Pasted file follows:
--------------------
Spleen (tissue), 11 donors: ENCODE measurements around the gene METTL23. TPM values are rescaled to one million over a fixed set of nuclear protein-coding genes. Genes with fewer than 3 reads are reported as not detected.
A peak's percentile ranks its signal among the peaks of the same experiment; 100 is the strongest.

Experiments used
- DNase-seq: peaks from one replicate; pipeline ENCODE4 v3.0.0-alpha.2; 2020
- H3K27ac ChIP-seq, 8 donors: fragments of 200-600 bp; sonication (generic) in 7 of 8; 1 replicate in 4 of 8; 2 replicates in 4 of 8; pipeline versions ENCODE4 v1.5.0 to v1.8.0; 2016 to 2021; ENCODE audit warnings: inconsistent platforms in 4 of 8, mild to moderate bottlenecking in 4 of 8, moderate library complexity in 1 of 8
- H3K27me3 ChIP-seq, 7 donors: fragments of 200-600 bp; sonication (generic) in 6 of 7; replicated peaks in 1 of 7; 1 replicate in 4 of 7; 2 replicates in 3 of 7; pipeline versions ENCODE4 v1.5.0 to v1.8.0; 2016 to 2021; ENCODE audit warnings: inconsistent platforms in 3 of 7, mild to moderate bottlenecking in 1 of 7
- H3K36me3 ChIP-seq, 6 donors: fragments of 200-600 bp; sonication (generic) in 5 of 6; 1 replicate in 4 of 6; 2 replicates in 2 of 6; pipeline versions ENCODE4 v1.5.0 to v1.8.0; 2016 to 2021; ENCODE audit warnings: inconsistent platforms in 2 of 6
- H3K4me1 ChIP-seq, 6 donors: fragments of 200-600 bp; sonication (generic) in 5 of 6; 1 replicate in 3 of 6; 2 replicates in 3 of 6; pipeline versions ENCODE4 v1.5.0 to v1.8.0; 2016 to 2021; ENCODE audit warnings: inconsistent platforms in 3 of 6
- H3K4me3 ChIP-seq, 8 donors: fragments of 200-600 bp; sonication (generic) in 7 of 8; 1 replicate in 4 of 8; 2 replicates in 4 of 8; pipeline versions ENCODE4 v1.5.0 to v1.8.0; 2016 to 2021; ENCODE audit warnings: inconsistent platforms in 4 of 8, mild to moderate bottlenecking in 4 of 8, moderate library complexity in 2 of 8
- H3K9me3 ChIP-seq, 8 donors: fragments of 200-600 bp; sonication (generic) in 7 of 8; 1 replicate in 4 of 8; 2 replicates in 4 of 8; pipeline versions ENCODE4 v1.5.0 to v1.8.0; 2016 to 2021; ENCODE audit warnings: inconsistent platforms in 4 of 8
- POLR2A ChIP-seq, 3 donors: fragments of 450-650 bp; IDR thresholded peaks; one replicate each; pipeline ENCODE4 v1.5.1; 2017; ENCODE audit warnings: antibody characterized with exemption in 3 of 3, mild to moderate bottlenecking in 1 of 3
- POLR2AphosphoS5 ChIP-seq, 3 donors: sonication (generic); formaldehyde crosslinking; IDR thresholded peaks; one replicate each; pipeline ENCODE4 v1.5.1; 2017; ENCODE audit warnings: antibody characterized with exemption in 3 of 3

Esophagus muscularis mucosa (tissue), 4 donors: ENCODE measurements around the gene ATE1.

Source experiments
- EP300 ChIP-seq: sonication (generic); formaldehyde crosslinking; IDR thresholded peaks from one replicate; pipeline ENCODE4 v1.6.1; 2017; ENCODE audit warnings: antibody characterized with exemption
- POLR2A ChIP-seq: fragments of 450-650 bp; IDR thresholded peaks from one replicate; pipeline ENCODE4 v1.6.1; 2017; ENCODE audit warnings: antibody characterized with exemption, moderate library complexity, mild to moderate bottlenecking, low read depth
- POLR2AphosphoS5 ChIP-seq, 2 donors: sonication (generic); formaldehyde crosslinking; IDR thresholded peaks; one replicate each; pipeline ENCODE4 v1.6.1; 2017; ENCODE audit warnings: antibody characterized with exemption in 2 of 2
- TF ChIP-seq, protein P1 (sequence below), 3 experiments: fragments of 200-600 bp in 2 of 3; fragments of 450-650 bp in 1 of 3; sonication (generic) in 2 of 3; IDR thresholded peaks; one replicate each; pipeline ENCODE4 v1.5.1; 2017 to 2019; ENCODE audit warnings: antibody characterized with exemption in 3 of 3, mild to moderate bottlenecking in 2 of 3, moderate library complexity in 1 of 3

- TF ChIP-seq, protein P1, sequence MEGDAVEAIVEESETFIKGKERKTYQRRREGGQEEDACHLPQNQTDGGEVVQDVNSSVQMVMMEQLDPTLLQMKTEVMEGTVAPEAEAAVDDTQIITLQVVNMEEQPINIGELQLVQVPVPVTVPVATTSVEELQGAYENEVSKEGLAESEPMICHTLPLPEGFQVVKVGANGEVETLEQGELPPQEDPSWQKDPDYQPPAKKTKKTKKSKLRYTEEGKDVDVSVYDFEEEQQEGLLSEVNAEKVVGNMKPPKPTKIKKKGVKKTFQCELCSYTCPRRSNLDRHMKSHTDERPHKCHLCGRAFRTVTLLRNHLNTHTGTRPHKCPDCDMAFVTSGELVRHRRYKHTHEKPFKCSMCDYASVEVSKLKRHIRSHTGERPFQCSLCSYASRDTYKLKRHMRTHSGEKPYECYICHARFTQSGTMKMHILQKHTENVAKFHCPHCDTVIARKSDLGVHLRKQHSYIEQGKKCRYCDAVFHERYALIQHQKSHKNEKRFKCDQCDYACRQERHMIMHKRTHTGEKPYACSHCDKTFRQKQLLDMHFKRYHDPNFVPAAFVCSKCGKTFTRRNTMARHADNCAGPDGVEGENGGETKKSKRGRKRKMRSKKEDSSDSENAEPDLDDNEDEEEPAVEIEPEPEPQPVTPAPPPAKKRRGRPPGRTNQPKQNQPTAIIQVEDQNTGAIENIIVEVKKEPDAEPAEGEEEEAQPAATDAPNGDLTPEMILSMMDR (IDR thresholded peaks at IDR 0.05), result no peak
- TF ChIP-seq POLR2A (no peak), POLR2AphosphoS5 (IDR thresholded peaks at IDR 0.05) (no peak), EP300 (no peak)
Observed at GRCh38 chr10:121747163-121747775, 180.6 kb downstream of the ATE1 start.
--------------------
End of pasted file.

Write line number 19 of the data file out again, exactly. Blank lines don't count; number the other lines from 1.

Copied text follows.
- TF ChIP-seq, protein P1, sequence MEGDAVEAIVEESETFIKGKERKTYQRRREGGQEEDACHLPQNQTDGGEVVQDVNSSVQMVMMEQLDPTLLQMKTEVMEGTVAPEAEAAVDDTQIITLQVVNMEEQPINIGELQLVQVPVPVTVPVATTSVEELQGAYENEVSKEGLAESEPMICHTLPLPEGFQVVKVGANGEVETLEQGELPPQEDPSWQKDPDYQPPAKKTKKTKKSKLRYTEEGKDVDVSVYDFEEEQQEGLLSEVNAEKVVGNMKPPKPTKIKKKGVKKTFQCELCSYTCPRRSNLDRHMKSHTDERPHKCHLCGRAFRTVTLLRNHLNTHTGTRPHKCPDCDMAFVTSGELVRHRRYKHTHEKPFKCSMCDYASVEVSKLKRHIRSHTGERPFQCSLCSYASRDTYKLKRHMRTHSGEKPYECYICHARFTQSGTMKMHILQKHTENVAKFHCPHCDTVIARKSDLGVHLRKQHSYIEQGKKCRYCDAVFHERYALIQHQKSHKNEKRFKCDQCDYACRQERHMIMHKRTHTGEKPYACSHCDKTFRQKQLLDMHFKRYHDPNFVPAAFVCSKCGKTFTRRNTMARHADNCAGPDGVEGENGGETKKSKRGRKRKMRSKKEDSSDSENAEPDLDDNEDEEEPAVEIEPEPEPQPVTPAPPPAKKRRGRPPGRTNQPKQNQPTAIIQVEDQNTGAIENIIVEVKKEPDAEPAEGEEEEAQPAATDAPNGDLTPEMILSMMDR (IDR thresholded peaks at IDR 0.05), result no peak